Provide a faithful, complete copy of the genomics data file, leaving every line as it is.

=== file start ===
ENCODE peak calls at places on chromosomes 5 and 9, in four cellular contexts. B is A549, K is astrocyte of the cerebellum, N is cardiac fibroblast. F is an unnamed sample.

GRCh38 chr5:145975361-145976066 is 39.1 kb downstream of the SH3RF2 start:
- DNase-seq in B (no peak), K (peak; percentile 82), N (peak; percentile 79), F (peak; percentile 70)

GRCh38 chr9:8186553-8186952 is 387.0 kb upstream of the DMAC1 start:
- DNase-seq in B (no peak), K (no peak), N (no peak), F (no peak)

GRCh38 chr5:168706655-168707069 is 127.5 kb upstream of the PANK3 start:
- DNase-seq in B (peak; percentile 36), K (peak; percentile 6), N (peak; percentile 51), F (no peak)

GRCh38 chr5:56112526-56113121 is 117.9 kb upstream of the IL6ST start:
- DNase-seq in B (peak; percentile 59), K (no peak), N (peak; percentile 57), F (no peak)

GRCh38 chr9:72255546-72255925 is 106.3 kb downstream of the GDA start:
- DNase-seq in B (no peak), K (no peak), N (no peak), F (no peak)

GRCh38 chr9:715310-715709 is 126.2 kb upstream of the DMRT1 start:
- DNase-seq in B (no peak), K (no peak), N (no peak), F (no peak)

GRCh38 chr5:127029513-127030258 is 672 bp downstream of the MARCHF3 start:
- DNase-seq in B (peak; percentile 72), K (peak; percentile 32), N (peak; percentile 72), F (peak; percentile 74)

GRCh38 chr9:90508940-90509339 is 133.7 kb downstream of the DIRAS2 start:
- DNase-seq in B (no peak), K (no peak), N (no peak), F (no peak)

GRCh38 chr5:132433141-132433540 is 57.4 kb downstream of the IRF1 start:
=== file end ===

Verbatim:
ENCODE peak calls at places on chromosomes 5 and 9, in four cellular contexts. B is A549, K is astrocyte of the cerebellum, N is cardiac fibroblast. F is an unnamed sample.

GRCh38 chr5:145975361-145976066 is 39.1 kb downstream of the SH3RF2 start:
- DNase-seq in B (no peak), K (peak; percentile 82), N (peak; percentile 79), F (peak; percentile 70)

GRCh38 chr9:8186553-8186952 is 387.0 kb upstream of the DMAC1 start:
- DNase-seq in B (no peak), K (no peak), N (no peak), F (no peak)

GRCh38 chr5:168706655-168707069 is 127.5 kb upstream of the PANK3 start:
- DNase-seq in B (peak; percentile 36), K (peak; percentile 6), N (peak; percentile 51), F (no peak)

GRCh38 chr5:56112526-56113121 is 117.9 kb upstream of the IL6ST start:
- DNase-seq in B (peak; percentile 59), K (no peak), N (peak; percentile 57), F (no peak)

GRCh38 chr9:72255546-72255925 is 106.3 kb downstream of the GDA start:
- DNase-seq in B (no peak), K (no peak), N (no peak), F (no peak)

GRCh38 chr9:715310-715709 is 126.2 kb upstream of the DMRT1 start:
- DNase-seq in B (no peak), K (no peak), N (no peak), F (no peak)

GRCh38 chr5:127029513-127030258 is 672 bp downstream of the MARCHF3 start:
- DNase-seq in B (peak; percentile 72), K (peak; percentile 32), N (peak; percentile 72), F (peak; percentile 74)

GRCh38 chr9:90508940-90509339 is 133.7 kb downstream of the DIRAS2 start:
- DNase-seq in B (no peak), K (no peak), N (no peak), F (no peak)

GRCh38 chr5:132433141-132433540 is 57.4 kb downstream of the IRF1 start: